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marrying the 2nd petitioner out of her own free will without any undue coercion, the
respondents were harassing her with the help of the Police along with wrongfully framing them
in false cases.
The Court referred to Lata Singh v. State of U.P.15, which held that if a woman has attained
the age of majority, she is free to marry whoever she wants to provided that person has attained
the age of majority as well. It clarified, “There is no bar to an inter-caste marriage under the
Hindu Marriage Act or any other law. The caste system is a curse on the nation and the sooner
it is destroyed the better. In fact, it is dividing the nation at a time when we have to be united
to face the challenges before the nation unitedly. Hence, inter-caste marriages are in fact in the
national interest as they will result in destroying the caste system”. It was further held in this
case, “In our opinion, such acts of violence or threats or harassment are wholly illegal and those
who commit them must be severely punished”. Thus, the Court directed the Police to take
appropriate steps to ensure the protection and liberty of the petitioners.

V. Ashok Kumar v. State of Haryana

In Ashok Kumafr vs. State of Haryana case 16 A Single Judge Bench comprising of H.S.
Madaan, J. denied bail to the petitioner who was accused of honour killing of his sister.
The petitioner was alleged to have done away with the life of his sister. The complainant,
Rohtash Kumar, in his written complaint submitted that he had married one Kiran Rani, sister
of the accused; and since it was an inter-caste marriage, her family was not convinced. After
the marriage was solemnised, Kiran went back to her parent’s home to complete studies. The
complainant informed that on 22-1-2017, he received a call from the petitioner, brother of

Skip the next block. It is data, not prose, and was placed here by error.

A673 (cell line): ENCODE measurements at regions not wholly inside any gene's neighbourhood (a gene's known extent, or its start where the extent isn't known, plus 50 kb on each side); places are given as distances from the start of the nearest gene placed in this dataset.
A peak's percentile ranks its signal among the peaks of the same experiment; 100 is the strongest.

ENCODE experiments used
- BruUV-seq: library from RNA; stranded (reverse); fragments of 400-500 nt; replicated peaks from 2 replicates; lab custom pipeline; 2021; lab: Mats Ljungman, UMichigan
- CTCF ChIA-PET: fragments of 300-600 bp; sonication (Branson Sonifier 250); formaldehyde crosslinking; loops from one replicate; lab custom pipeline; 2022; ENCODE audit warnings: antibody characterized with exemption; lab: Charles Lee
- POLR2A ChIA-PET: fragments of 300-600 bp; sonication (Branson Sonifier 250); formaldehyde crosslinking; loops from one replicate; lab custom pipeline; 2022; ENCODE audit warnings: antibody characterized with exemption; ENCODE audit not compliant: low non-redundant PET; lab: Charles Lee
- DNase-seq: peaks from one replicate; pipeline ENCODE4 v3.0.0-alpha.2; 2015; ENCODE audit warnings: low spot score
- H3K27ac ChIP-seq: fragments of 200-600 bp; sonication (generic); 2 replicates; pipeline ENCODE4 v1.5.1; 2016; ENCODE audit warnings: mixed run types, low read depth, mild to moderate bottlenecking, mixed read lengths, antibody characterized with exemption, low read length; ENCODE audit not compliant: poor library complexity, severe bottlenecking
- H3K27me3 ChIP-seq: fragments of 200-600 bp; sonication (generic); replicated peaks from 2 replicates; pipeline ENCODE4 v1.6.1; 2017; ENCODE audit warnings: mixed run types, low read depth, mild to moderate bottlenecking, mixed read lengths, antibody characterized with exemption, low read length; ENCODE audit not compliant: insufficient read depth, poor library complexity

Kiran who threatened to kidnap him and further told him that he had killed Kiran and cremated
her. Based on the complaint, an FIR was registered; the investigation was done; and the charge
sheet was filed under Sections 201, 302, 328, 506 and 34 IPC. He was facing trial and
approached the Court for grant of bail.

The High Court perused the record and found it a case where judicial discretion ought not to
be exercised in favour of the petitioner. The Court observed, cases of honor killing are
increasing day by day, which is a very unhealthy trend. This tendency needs to be curbed.
Persons indulging in honor killings must be dealt with sternly to send a message around that

15
Lata Singh vs. State of U.P. & Another, (2006) 5 SCC 475
16
Ashok Kumar vs. State of Haryana, (2018) SCC Online P&H 803

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people indulging in such type of crimes shall be held accountable for their wrongful acts. The
High Court noted the apprehension expressed by the respondent that if the petitioner was
released on bail, there was the likelihood of him absconding and tampering with the prosecution
evidence. Observing this, the High Court denied bail to the petitioner and accordingly, the
petition was dismissed.

5. The Way Forward

The Hon’ble Indian judiciary has tried to deal with the deep rooted problems related to inter-
caste marriages in India and in the landmark case of Shakti Vahini v. Union of India17 the Supreme
Court of India has laid down the following guidelines to tackle with this issue.

5.1. Preventive Steps:

• The State Governments should identify Districts, Sub-Divisions and/or Villages where
instances of honour killing or assembly of Khap Panchayats have been reported in the
recent past, e.g., in the last five years.
• If information about any proposed gathering of a Khap Panchayat comes to the
knowledge of any police officer or any officer of the District Administration, he shall
inform his immediate superior officer and also simultaneously intimate the